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EU-Asia Centre Visit to DPRK

12 September 2014

An EU-Asia Centre (EAC) delegation including Fraser Cameron (Director), Isabel Hilton and David Pilling (Senior Advisors) visited the DPRK from 6-10 September at the invitation of the Korea Institute for Peace and Disarmament (IPD).

The Director General of KIP (Ma Tung Hui) said this was the first with an EU-level think tank. He hoped the two institutes would develop a common work programme that could include a multi-national seminar on NE Asia security.

The DPRK was keen to improve relations with the EU not least to help it with its reform efforts at what it called new economic management. (The words “reform” and “market economy” are still near-taboo in official circles.) The economy was in dire straits, partly due to US sanctions, and although some reforms had been introduced e.g. farmers markets, the country was still unable to feed itself and had to rely on food aid. The government was thus seeking to improve economic management in order to boost economic growth. The EAC delegation briefed Mr Ma on latest developments in the EU – leadership changes, the economic situation and the conflict with Russia over Ukraine.

On inter-Korea relations Mr Ma said that the positions were well known. There had been nothing new in President Park’s Dresden speech. The constant US-ROK military exercises were a clear threat to the DPRK which was forced to take counter-measures.  He did not foresee any changes in the near future. The DPRK had put forward sensible proposals for a confederation as a way to ultimate reunification of the two Koreas. But the South Koreans had failed to build on the 2002 agreement, with relations having deteriorated significantly after the election of Li Myung-bak. As the years passed unification would be more and more difficult.  

On NE Asia security matters he said it was complicated. Relations with China were ‘sometimes difficult’ but that was normal between neighbours. Russia was not mentioned although we heard there had been some attempt to improve relations recently. Japan was ‘over-concerned about the abductee issue’ when it should be looking to deepen economic cooperation. The US was constantly interfering and encouraging the ROK puppets to take a tough line towards the DPRK.

The Centre also met with Hwang Ik Hwan (Director IPD) who maintained that Washington was to blame for the current impasse due to the conditionality for lifting sanctions. The six party talks were unlikely to re-start in the near future. He hoped there could be a change in the attitude of Japan as there had been some progress on the abductee question.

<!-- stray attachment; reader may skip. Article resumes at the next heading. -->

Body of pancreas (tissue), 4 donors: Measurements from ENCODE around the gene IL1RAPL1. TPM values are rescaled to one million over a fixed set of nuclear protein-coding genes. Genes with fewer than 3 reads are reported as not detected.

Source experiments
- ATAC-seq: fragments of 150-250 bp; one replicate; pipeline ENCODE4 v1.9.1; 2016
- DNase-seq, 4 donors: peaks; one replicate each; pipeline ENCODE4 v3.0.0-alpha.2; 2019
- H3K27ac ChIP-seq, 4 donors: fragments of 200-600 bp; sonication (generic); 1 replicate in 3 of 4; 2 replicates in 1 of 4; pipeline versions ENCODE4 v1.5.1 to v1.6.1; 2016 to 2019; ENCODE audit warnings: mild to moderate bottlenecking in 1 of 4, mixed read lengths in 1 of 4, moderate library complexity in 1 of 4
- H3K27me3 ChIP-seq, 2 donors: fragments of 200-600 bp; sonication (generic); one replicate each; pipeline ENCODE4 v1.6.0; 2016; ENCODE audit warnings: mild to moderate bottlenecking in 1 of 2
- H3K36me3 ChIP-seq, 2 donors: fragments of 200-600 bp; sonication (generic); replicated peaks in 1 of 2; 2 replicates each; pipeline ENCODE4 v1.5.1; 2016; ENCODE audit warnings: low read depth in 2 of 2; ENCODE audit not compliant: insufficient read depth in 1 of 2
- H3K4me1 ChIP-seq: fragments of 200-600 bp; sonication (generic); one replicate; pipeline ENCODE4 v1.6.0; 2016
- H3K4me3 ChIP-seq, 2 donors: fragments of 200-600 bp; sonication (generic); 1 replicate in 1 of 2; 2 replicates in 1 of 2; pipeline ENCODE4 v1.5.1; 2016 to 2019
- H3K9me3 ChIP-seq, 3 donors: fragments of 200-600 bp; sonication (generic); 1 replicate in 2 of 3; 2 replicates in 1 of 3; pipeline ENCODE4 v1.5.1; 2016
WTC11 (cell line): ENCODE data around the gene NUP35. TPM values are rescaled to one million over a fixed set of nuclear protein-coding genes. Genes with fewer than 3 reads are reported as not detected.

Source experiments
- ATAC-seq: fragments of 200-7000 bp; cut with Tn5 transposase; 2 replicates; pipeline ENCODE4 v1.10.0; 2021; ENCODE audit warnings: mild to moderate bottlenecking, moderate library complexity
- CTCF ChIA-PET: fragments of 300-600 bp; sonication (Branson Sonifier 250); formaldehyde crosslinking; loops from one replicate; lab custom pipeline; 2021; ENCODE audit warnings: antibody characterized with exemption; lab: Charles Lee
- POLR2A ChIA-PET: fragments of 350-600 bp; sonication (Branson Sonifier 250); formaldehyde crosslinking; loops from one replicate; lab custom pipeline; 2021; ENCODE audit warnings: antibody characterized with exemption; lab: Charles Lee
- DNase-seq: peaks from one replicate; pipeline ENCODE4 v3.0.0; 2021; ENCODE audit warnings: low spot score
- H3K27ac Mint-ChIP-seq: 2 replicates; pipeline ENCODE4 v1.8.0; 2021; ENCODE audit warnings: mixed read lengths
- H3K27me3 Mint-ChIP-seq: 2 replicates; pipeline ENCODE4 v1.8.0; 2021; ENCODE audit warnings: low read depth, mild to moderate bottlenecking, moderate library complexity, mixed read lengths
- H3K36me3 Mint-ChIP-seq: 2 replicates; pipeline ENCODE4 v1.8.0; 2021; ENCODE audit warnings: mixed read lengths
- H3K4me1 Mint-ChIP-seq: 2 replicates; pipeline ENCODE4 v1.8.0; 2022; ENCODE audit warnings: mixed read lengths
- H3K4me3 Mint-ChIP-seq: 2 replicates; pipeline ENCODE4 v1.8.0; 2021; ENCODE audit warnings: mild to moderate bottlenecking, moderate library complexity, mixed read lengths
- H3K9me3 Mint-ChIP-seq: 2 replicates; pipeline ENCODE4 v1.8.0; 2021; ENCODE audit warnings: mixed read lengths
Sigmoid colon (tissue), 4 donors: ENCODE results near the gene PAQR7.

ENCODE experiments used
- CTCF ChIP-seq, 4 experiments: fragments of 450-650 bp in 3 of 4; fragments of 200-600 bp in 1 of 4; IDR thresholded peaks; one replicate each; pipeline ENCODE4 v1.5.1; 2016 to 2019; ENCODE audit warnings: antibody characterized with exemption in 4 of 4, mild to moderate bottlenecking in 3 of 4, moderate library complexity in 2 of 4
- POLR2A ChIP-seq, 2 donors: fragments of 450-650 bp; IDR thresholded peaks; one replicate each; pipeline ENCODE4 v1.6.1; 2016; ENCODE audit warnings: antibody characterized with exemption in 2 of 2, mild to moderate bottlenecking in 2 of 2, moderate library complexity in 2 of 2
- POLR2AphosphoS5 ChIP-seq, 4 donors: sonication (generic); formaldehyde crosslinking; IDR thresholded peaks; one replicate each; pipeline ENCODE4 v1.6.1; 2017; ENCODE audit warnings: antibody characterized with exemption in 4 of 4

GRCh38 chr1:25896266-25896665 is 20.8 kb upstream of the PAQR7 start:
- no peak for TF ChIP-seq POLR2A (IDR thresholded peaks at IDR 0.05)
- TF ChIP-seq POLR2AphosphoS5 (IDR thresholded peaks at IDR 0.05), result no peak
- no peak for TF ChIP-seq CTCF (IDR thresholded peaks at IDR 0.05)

On China he admitted that it was unusual for Xi to meet Park twice before Kim. But China was a sovereign country and could do what it wished. The DPRK would not change its policies because of any Chinese pressure. Each country had to develop its own political and economic system.

At the MFA the Centre delegation met Kyong Hak Min, the Deputy Director for Europe.  He said that the DPRK was keen to develop closer ties with the EU as it was ‘an important independent power in a multi-polar world’. There were many potential areas of cooperation from security to economic issues and even human rights. But although diplomatic relations had been established in 2001 there was still no agreement on opening missions in Brussels/Pyongyang. It was important to increase mutual understanding even though the two political systems were very different. He hoped the EAC/EU would invite DPRK officials and researchers on study tours and to conferences. There was also a need for more training of DPRK experts in the EU on subjects such as management, special economic zones, tourism and customs procedures.

On human rights he said the EU should stop ‘insulting the DPRK’ by following the US practice of trying to destroy the political system. The EU engaged in hypocrisy and double standards on human rights.

The Centre delegation also met Kim Chol, Director of the Economic Institute of the Academy of Social Sciences (and Li Sung Chon, responsible for international cooperation). He said that the Korean Workers Party decided policy (seven year plans) and the government implemented it. The policy was not to reveal any statistics although he did say that the GDP per head in 2011 had reached $905 per head. The DPRK preferred a quasi-autarkic policy of self-reliance but understood that it needed some cooperation with the outside world.  It had few natural resources and no oil. There was a trend to more state control although individual enterprises had limited freedom to produce and sell surplus goods. The profits could then be paid in extra wages or invested in new plant. The coal and electricity sectors were trail blazers in this regard. The special economic zones, most of which had just been established last year, were evidence of a ‘one country-two systems’ approach to economic policy.

The DPRK had no plans to join WTO or the IMF/World Bank. It now had observer status at the ADB but would take many years to fulfil the conditions for membership.

Sanctions were a serious burden on the economy.

In a meeting with resident EU diplomats they confirmed the difficulty of getting accurate basic economic statistics. While the use of the word ‘reform’ was taboo the regime was seeking new ideas and training for the younger generation of officials in essentially how to run a market economy. They were looking to the EU for advice and support. There was also a discussion about the merits of opening an EU delegation in Pyongyang and a reciprocal DPRK mission in Brussels.